Stiffing Workers on Wages Grows Worse With Recession

Thursday, September 3, 2020
By Noam Scheiber, The New York Times

Fredy Moreno had been working as a house painter for a few weeks in March when he began to suspect that his boss had no intention of paying him. “He told me that he was going to pay me on a certain date, then moved that date,” Mr. Moreno said through an interpreter. “Then he made an excuse — that he’s in the hospital.”

But because the pandemic had just hit and he worried about finding another job in a recession, he decided to keep working. By the time he cut his losses a few weeks later, Mr. Moreno, who lives in the Minneapolis area and has sought help from the worker organizing group CTUL, was owed more than $13,000, according to his estimates. He said he had yet to receive any payment.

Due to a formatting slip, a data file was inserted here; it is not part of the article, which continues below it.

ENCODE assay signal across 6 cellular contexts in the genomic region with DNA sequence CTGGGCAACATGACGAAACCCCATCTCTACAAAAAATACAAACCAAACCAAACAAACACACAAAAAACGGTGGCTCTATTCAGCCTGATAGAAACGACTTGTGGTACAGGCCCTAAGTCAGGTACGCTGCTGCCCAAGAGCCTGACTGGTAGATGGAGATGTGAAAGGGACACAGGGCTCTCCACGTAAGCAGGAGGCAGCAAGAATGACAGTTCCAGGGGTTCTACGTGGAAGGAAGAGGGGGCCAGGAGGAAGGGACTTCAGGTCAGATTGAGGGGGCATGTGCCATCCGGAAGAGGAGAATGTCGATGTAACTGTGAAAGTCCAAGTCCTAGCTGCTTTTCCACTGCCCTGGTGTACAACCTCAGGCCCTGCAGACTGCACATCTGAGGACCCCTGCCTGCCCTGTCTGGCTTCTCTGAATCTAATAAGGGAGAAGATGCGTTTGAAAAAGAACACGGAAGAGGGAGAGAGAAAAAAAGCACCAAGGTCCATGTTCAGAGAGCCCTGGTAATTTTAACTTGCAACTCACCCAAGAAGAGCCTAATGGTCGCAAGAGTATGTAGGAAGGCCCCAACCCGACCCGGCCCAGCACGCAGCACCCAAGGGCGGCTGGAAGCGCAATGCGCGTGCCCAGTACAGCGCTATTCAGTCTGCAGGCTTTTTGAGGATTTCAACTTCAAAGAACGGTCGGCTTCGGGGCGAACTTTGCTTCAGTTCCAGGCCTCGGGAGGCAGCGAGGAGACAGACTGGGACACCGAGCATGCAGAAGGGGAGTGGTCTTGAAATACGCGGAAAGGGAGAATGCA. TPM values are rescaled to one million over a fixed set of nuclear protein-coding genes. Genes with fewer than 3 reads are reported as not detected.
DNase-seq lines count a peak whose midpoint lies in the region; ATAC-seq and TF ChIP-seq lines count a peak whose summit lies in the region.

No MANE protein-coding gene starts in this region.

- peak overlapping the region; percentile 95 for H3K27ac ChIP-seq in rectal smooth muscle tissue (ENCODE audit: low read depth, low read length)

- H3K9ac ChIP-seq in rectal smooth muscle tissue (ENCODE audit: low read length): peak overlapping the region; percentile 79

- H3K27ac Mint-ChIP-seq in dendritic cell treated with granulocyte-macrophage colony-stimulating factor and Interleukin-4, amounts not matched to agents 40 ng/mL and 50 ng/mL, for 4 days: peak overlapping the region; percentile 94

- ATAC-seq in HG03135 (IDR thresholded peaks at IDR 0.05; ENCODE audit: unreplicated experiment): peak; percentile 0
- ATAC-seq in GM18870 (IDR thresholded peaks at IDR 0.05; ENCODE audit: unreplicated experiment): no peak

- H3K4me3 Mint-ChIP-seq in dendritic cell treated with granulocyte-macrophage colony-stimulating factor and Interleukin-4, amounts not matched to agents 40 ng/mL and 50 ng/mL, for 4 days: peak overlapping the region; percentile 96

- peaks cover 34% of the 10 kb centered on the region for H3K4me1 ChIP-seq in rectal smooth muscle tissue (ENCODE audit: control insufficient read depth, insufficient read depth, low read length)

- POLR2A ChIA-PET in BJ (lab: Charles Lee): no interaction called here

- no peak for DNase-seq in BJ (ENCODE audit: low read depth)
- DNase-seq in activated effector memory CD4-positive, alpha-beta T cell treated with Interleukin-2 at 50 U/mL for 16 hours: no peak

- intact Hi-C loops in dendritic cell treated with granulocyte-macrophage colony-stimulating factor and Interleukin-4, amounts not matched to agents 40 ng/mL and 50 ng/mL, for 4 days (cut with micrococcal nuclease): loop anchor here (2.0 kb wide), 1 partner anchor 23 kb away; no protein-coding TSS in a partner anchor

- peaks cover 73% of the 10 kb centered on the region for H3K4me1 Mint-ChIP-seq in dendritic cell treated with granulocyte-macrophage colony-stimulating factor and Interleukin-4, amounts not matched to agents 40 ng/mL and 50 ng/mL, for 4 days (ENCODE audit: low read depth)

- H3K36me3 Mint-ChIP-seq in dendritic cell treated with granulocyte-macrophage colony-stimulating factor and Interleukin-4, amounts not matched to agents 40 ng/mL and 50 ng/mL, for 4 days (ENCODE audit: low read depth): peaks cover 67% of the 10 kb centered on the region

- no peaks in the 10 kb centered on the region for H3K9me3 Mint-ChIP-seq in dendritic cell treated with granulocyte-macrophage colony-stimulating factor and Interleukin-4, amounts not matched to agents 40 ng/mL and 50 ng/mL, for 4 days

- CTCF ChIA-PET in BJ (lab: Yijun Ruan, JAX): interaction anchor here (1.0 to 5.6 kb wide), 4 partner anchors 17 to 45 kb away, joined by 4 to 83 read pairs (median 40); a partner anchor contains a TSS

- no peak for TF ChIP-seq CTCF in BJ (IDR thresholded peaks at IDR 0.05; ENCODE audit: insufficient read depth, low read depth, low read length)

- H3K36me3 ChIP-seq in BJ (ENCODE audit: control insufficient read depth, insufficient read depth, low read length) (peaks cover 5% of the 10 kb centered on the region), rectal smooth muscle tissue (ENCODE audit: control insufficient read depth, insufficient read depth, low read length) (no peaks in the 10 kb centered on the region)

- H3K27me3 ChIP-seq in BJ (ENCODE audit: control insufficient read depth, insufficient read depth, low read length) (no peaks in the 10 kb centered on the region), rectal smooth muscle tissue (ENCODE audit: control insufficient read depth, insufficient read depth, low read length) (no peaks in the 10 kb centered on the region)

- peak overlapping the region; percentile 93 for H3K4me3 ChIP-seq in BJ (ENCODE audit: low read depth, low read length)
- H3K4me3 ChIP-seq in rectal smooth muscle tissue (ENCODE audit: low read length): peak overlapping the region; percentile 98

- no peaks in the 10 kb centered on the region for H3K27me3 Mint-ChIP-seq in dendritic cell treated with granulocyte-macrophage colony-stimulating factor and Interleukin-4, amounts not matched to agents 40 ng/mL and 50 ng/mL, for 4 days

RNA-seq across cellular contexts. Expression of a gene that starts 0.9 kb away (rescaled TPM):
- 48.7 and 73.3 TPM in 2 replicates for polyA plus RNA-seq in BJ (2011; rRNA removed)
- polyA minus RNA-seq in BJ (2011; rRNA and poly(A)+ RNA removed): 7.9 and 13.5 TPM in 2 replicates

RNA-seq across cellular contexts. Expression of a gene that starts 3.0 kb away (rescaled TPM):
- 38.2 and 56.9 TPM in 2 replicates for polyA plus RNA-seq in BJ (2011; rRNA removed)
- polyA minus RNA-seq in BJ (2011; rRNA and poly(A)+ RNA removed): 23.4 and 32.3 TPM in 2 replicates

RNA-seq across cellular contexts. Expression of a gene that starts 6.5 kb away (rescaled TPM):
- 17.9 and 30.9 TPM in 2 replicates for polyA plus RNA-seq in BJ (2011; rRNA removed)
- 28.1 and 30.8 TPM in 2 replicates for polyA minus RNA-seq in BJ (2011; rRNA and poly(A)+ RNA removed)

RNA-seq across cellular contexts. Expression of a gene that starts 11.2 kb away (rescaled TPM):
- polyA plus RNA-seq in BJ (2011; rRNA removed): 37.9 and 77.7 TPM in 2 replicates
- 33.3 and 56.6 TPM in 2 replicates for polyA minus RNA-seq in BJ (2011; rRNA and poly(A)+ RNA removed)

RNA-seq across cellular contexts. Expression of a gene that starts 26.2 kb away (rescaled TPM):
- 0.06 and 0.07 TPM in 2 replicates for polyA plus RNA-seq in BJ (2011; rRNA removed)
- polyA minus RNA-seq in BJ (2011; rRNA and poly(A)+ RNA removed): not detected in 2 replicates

Even in the best of times, workers in industries like construction, apparel, food and domestic work can have trouble collecting some or all of the compensation they are due — especially if they are people of color or women, or lack American citizenship or union representation. But during a recession, the problem — known as wage theft — tends to increase significantly.

According to a paper released Thursday by the Washington Center for Equitable Growth, a liberal think tank, the rate at which workers suffered violations of minimum-wage law increased almost in lock step with the unemployment rate during the last recession. On average, the workers on the receiving end of these violations lost about one-fifth of their hourly wage.

Read the full story from The New York Times

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